A Medical Device Daily

AcousTx (Seattle), a developer of medical products based on the application of therapeutic energy, reported receiving a multi-phase contract from the Defense Advanced Research Projects Agency (DARPA), worth, it said, “potentially up to $30 million over four years.” Phase I funding is about $8 million, AcousTx said.

Contracted through the U.S. Army Medical Research and Material Command in support of DARPA's Deep Bleeder Acoustic Coagulation (DBAC) program, the goal is development of a portable system that will automatically locate and noninvasively treat bleeding vessels in arms and legs.

Blood loss from extremity wounds is the number one cause of preventable battlefield death. The envisioned system uses advanced diagnostic ultrasound techniques with automated control to locate the bleeding and to direct the delivery of high intensity focused ultrasound (HIFU) energy to the target sites to stop the bleed.

Joseph Eichinger, president of AcousTx, said, “Success-ful development of the DBAC ultrasound system will save lives and prevent amputations. This exciting project should lead to significant advances in emergency trauma care for both military and commercial applications.”

AcousTx' team includes Siemens Corporate Research (Princeton, New Jersey) and Therus (Seattle), a HIFU innovator developing the first commercial use of remote acoustic hemostasis using image-guided therapy, it said.

AcousTx, formed in 2002, develops products using a “'leave nothing behind' philosophy – no sutures, no clips, no implants. Using various forms of targeted energy, such as ultrasound or radio frequency, the targeted tissue can be functionally modified to accomplish the same therapeutic effects as implanted devices, but without the inherent risks.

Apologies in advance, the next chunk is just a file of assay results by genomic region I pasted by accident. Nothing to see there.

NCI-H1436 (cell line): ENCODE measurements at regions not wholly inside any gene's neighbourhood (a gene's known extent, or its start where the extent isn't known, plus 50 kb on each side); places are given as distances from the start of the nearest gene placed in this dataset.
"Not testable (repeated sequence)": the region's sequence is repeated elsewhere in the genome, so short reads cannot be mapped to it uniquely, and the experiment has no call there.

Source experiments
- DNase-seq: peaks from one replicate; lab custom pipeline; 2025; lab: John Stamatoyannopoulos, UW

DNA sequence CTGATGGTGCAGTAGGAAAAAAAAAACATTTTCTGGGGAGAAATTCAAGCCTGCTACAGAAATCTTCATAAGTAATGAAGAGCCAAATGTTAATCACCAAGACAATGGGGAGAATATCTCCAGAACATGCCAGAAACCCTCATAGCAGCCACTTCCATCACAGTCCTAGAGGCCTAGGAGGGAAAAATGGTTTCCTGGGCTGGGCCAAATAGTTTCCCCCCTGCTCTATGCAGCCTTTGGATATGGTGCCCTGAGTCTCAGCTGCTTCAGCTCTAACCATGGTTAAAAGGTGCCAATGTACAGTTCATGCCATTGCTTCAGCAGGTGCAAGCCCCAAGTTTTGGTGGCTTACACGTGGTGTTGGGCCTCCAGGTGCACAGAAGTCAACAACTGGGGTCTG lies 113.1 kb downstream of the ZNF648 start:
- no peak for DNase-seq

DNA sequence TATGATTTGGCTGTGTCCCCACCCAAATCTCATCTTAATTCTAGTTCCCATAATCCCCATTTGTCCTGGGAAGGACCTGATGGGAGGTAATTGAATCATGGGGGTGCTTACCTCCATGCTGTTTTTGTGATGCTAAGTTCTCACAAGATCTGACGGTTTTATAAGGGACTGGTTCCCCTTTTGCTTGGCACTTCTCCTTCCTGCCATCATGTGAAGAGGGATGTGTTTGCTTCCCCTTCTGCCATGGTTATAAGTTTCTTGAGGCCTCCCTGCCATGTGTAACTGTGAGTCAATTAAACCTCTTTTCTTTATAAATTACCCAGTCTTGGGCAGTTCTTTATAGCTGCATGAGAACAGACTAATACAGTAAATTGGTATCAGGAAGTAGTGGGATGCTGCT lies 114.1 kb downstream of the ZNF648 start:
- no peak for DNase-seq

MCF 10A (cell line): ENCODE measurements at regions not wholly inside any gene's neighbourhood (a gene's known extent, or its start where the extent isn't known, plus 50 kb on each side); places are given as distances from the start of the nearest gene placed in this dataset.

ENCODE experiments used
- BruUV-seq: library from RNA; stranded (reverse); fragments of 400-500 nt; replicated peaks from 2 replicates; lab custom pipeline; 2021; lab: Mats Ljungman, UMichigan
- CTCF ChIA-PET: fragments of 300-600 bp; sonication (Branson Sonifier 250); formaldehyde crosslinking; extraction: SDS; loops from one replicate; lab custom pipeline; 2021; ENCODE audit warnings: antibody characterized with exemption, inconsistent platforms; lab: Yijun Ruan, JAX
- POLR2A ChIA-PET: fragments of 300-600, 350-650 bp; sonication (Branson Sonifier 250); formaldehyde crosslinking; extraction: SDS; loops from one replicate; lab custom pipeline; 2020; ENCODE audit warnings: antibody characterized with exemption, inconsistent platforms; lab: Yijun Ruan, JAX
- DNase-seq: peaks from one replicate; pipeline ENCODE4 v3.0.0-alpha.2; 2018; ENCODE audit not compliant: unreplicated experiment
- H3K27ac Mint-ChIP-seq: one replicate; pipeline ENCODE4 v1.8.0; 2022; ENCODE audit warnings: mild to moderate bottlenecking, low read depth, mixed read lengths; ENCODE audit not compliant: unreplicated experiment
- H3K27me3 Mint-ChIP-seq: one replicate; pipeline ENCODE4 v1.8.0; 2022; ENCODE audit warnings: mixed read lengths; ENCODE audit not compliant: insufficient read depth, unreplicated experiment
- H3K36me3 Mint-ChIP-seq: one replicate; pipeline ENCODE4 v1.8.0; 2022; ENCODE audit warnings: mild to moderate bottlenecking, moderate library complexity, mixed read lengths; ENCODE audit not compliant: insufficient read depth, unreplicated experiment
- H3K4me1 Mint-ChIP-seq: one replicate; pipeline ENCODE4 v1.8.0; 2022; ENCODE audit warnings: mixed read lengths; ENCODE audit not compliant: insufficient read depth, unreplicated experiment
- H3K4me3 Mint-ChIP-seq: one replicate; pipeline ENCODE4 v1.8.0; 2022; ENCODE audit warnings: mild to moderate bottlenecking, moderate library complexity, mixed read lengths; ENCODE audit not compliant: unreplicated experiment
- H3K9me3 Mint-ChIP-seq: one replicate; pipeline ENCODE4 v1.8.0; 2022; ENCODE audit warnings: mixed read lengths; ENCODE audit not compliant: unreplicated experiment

In other grant news, Epeius Biotechnologies (San Marino, California) reported receiving a $400,000 grant by the Lazarex Cancer Foundation to support cancer gene therapy clinical trials for advanced and metastatic pancreatic cancer.

Epeius says that Rexin-GTM is the world's first targeted injectable gene therapy vector to be approved for use in clinical trials in the U.S. and abroad. When injected intravenously, Rexin-GTM seeks out and destroys metastatic cancer, without the systemic toxicity generally associated with chemotherapy.

Rexin-GTM recently gained orphan drug status as an effective treatment for pancreatic cancer in the U.S., and is currently available in clinical trials in Rochester Minnesota.

Dana Dornsife, president of the Lazarex Cancer Foundation, said the funds will “expedite the development of such promising genetic medicines, which – by improving both the survival and the quality of life – provide cancer patients with more quality time.”

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